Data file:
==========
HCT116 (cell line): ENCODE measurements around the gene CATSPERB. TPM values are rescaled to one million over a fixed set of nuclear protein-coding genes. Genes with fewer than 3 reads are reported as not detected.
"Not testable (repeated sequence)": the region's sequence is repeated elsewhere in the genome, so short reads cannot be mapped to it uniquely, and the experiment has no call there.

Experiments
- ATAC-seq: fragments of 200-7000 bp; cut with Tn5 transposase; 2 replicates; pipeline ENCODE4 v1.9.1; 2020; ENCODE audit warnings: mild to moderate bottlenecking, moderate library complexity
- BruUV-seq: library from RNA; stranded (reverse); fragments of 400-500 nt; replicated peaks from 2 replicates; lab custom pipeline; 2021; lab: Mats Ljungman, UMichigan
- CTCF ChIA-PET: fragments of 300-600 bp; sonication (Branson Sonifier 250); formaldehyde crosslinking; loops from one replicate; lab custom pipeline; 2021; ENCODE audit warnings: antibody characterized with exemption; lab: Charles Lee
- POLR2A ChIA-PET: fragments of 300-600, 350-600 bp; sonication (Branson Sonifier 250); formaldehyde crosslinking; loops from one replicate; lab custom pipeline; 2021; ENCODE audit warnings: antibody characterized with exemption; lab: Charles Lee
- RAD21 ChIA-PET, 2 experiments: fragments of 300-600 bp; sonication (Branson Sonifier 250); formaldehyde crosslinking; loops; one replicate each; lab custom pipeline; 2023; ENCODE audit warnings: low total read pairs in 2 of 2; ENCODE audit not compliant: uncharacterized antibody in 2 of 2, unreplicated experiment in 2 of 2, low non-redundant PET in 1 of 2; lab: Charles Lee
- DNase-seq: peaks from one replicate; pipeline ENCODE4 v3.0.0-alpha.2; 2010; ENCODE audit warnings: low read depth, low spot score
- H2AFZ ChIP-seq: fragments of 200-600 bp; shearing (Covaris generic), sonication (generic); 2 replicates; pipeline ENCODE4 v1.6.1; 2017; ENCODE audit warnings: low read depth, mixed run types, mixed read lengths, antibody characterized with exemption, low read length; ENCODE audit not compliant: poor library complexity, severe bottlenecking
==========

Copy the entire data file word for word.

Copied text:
HCT116 (cell line): ENCODE measurements around the gene CATSPERB. TPM values are rescaled to one million over a fixed set of nuclear protein-coding genes. Genes with fewer than 3 reads are reported as not detected.
"Not testable (repeated sequence)": the region's sequence is repeated elsewhere in the genome, so short reads cannot be mapped to it uniquely, and the experiment has no call there.

Experiments
- ATAC-seq: fragments of 200-7000 bp; cut with Tn5 transposase; 2 replicates; pipeline ENCODE4 v1.9.1; 2020; ENCODE audit warnings: mild to moderate bottlenecking, moderate library complexity
- BruUV-seq: library from RNA; stranded (reverse); fragments of 400-500 nt; replicated peaks from 2 replicates; lab custom pipeline; 2021; lab: Mats Ljungman, UMichigan
- CTCF ChIA-PET: fragments of 300-600 bp; sonication (Branson Sonifier 250); formaldehyde crosslinking; loops from one replicate; lab custom pipeline; 2021; ENCODE audit warnings: antibody characterized with exemption; lab: Charles Lee
- POLR2A ChIA-PET: fragments of 300-600, 350-600 bp; sonication (Branson Sonifier 250); formaldehyde crosslinking; loops from one replicate; lab custom pipeline; 2021; ENCODE audit warnings: antibody characterized with exemption; lab: Charles Lee
- RAD21 ChIA-PET, 2 experiments: fragments of 300-600 bp; sonication (Branson Sonifier 250); formaldehyde crosslinking; loops; one replicate each; lab custom pipeline; 2023; ENCODE audit warnings: low total read pairs in 2 of 2; ENCODE audit not compliant: uncharacterized antibody in 2 of 2, unreplicated experiment in 2 of 2, low non-redundant PET in 1 of 2; lab: Charles Lee
- DNase-seq: peaks from one replicate; pipeline ENCODE4 v3.0.0-alpha.2; 2010; ENCODE audit warnings: low read depth, low spot score
- H2AFZ ChIP-seq: fragments of 200-600 bp; shearing (Covaris generic), sonication (generic); 2 replicates; pipeline ENCODE4 v1.6.1; 2017; ENCODE audit warnings: low read depth, mixed run types, mixed read lengths, antibody characterized with exemption, low read length; ENCODE audit not compliant: poor library complexity, severe bottlenecking